Homeland Security Conference Designates The V.I. As A ‘Fusion Center’
CHARLOTTE AMALIE — At the opening of a two day Caribbean Homeland Security Conference and Training Event, Gov. Kenneth Mapp said he’d like to see more of a focus on being able to secure borders in the territory and Puerto Rico.
Addressing an audience that included U.S. Department of Homeland Security Undersecretary, Michael G. Potts, Mapp said that the Virgin Islands has about 117 miles of open border, and that local resources are inadequate to police them as required.
The governor called for increased deployment of law enforcement resources to the region, and urged that the security issues in the Caribbean be assessed according to the interests of the United States rather than just those of the region.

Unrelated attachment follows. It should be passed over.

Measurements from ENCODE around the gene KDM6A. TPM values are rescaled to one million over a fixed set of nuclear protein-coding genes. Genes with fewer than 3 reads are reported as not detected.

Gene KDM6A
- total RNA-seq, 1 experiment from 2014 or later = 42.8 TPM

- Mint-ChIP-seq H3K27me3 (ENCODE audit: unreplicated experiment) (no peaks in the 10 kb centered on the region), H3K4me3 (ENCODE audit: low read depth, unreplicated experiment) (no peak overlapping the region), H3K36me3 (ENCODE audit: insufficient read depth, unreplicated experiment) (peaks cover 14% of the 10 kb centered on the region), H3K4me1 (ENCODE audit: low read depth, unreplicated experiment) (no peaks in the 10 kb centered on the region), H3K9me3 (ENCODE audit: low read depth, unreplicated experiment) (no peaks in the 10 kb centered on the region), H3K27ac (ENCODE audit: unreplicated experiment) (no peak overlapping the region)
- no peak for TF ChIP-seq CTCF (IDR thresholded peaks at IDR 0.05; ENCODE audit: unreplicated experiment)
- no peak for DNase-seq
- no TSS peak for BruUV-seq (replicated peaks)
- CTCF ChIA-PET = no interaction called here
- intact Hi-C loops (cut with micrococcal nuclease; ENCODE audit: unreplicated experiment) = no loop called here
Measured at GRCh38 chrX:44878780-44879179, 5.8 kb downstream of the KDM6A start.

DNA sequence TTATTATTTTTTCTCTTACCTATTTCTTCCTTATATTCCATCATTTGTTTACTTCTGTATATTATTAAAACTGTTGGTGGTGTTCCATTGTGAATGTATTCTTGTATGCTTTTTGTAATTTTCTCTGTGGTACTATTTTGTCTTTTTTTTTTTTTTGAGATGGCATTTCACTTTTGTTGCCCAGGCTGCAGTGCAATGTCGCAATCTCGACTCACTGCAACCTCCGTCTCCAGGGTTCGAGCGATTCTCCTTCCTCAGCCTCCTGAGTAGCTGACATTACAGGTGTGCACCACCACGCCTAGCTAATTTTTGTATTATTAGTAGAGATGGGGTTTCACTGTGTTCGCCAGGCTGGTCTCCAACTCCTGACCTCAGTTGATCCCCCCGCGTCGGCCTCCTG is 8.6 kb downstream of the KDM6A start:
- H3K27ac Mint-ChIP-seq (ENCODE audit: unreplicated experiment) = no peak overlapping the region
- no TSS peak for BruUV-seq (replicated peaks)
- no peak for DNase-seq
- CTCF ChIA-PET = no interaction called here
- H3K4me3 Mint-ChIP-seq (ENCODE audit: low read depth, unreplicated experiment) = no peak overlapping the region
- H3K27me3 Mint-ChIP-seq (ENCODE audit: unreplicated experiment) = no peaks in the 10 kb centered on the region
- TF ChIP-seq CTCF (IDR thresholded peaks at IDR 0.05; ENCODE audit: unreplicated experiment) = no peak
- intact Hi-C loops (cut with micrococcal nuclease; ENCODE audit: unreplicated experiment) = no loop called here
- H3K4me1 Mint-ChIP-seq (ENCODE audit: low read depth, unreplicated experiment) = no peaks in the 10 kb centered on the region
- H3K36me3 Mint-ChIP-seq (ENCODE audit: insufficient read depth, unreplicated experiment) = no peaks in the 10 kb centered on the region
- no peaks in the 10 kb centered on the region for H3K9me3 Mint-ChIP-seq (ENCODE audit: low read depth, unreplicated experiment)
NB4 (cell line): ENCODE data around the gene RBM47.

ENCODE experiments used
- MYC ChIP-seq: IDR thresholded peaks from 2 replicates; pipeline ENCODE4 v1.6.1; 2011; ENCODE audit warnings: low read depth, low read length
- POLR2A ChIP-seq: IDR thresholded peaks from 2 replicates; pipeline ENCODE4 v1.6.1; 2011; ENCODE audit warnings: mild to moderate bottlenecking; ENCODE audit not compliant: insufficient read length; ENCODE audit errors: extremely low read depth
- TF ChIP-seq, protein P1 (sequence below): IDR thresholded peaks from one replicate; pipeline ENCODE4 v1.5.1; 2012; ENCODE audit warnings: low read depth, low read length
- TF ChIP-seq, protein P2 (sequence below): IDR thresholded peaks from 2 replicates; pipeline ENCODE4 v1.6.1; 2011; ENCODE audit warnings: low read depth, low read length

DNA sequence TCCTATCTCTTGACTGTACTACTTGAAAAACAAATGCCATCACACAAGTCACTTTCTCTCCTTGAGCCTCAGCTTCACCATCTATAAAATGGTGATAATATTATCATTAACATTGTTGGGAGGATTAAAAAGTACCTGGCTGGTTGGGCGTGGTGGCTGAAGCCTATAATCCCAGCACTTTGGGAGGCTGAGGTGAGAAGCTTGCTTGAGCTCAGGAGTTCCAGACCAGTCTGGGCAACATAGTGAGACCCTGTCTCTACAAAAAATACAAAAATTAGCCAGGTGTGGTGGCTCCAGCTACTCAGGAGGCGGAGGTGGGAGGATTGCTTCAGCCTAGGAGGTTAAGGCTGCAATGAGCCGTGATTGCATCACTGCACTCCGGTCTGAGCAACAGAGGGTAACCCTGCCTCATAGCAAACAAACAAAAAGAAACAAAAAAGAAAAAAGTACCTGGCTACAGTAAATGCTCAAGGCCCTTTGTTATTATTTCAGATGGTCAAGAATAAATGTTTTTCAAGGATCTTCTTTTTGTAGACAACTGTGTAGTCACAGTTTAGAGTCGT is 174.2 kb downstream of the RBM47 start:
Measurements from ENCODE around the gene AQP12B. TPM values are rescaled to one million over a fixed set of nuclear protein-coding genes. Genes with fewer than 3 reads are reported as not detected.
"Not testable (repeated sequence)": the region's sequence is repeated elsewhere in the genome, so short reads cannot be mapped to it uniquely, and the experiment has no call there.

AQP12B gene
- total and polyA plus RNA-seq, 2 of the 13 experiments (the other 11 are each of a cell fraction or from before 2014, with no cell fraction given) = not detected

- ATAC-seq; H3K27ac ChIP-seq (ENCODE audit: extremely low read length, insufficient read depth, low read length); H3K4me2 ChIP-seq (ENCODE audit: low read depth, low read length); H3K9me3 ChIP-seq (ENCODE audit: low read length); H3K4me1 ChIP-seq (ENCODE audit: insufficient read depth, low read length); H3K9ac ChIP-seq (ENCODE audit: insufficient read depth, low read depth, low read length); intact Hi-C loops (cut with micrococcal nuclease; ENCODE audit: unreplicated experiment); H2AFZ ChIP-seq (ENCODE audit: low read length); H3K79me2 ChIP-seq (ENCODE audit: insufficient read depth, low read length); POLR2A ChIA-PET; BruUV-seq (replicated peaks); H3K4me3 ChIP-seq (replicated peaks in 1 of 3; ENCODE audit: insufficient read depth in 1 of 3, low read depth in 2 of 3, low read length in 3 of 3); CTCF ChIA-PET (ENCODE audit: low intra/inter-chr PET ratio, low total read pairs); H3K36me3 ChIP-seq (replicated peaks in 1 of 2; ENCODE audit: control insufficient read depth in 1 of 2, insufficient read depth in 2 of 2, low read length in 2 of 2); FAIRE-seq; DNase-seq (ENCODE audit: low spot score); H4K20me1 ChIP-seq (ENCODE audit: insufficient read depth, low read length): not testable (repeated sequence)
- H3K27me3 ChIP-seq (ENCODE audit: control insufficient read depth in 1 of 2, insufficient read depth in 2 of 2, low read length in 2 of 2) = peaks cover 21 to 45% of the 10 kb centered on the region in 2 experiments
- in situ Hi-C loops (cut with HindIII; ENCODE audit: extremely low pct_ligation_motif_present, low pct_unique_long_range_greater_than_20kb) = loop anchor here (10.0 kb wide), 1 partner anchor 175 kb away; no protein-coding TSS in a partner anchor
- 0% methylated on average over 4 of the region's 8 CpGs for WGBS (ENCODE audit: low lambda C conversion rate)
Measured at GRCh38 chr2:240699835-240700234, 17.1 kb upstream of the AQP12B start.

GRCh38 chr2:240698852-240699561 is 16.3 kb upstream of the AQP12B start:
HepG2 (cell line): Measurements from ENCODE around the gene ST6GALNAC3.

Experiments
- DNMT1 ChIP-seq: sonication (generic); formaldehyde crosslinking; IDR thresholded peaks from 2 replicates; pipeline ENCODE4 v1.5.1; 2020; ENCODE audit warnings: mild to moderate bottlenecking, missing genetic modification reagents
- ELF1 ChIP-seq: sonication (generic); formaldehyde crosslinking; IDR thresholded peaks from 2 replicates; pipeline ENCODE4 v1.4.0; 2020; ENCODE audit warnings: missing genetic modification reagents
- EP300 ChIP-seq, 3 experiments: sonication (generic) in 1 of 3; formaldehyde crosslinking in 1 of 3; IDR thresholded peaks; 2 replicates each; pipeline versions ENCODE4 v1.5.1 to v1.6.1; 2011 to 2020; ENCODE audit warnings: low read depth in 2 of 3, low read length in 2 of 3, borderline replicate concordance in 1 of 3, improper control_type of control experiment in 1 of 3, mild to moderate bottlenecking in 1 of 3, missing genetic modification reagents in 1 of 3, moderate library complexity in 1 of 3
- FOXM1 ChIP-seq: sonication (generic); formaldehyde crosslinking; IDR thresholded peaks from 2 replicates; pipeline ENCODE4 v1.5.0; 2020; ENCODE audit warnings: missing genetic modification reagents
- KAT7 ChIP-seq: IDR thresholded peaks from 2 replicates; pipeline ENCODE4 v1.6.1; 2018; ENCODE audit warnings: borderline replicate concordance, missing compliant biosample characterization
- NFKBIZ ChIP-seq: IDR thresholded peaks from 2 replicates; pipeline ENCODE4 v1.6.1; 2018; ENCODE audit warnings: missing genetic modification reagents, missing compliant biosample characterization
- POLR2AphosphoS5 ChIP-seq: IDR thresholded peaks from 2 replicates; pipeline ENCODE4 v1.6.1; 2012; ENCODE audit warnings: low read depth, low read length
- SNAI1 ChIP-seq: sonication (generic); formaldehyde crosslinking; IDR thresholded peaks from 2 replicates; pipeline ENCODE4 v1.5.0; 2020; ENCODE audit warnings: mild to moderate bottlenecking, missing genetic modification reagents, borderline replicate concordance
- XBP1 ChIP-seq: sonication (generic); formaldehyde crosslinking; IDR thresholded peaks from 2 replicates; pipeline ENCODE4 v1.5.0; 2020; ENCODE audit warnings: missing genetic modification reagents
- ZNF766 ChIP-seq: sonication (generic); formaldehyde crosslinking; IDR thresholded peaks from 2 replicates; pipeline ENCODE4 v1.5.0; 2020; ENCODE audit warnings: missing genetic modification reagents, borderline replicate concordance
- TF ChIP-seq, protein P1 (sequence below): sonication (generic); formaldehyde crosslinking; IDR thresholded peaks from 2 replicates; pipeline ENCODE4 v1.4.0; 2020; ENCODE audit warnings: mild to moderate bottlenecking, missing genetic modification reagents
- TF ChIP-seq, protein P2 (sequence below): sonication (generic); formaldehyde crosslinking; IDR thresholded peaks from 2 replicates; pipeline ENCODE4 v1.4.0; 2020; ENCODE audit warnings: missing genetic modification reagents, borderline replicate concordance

Mapp said to the room of security professionals, that he was not being critical of the current strategy, but making the point that local resources are not enough to combat growing problems such as human trafficking, drug smuggling, and violent crime.
Mapp said that in light of the gun violence in the territory, he intends to use all resources available to his administration to reduce crime among young people. He urged parents to speak up if they are aware of their children possessing firearms, reminding parents that it is easier to have a discussion about a firearm than to plan a funeral for an offspring.
The Caribbean Homeland Security Conference is being held at the Frenchman’s Reef Hotel on St. Thomas and attended by federal and local law enforcement agency representatives from the U.S. mainland, the Virgin Islands and Puerto Rico.
The Virgin Islands has been designated as a Fusion Center, where information and intelligence are collected, analyzed, and released to the public.
The concentration of resources at various Fusion Centers throughout the nation is a part of the overall strategy to combat a range of security issues including terrorism.